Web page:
These pancakes are fantastic with blueberries, and a small portion of blueberries doesn’t add many calories.

You’ll find these moist, sweet, and tasty enough to eat plain, but you can top them with maple syrup if you have the calories to spare. I use a sugar-free, zero-calorie syrup unless I desperately need the extra calories for muscle-mass gaining.

Protein Pancake Cooking Tips

Here’s an important cooking tip:

These pancakes won’t take more than 3 minutes cook on the first side, and may be done sooner (2:30 or 2:45). When you flip the pancake (they flip easily when done), it may take less time for the second side because the skillet/griddle is hotter. If you took 3 minutes for the first side, it will only take 2 1/2 for the second.

If in doubt, under-cook, rather than overcook because once these start to burn, they burn fast. If you see them smoking at all, flip immediately, even if it seems early.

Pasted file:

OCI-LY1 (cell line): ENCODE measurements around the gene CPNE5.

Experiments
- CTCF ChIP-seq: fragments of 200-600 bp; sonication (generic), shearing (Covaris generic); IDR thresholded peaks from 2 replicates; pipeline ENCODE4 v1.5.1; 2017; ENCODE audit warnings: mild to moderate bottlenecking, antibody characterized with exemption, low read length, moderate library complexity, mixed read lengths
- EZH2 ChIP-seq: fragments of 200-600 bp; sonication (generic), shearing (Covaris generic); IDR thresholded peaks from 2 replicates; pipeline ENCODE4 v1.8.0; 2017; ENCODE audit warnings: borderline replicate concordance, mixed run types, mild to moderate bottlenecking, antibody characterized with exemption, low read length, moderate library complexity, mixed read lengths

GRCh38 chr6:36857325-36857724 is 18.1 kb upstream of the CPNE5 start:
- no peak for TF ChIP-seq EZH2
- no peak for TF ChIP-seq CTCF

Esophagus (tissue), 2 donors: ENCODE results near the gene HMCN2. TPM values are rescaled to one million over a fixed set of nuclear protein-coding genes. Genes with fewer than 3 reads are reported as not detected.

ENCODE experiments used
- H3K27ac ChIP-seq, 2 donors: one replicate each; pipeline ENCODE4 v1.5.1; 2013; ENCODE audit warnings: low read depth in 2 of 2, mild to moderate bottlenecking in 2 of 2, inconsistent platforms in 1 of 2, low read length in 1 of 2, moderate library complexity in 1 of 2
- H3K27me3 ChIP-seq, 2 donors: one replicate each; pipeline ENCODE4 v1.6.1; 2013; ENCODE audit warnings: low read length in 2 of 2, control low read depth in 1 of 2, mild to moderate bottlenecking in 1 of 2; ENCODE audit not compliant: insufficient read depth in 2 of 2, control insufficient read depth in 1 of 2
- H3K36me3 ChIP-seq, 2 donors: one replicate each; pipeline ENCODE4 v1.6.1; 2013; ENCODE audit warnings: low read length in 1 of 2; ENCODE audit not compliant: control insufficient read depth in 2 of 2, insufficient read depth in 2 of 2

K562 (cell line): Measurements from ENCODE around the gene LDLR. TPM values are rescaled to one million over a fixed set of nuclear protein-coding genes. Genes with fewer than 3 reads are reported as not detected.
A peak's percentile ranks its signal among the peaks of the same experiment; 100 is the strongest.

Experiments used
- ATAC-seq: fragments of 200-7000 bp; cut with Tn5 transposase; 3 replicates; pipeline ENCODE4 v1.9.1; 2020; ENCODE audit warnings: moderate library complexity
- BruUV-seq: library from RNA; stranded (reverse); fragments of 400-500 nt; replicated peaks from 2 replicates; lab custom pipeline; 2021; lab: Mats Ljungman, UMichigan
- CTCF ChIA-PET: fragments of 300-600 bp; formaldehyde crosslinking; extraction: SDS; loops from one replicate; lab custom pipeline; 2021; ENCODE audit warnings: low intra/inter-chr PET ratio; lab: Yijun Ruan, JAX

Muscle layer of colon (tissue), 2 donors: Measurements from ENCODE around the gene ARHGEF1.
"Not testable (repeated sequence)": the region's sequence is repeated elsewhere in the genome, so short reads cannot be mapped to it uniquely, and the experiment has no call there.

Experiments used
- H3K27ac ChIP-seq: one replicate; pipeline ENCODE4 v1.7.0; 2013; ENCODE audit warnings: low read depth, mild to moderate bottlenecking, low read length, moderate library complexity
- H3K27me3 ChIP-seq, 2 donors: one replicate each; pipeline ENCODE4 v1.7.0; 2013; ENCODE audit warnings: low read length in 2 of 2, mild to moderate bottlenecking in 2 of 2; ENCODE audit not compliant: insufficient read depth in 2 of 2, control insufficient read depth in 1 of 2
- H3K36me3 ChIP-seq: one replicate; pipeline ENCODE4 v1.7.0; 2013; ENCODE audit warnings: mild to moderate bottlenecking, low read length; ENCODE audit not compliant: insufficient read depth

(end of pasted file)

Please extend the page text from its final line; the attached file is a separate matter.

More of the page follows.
As long as they’re solid, they’re done. It’s okay if they’re still slightly moist in the middle. (That’s better than than burned).

If the middle is still too moist and yet the outside is starting to burn, try making the pancakes flatter and thinner. Also, you can try setting the heat just below medium instead of medium to reduce the chance of burning. It will take slightly longer this way. Another option is to simply make 4 smaller pancakes that are thinner so they cook quickly all the way through the middle.

If you’re using a griddle, you’ll have room to cook both pancakes at the same time, so you’ll be done in 5 to 6 minutes. If you use a nonstick skillet, then you’ll be doing one pancake at a time. In this case, the total cook time is 10 to 12 minutes. With 8 minutes of prep time, the total time required is no more than 20 minutes, and as little as 13 minutes.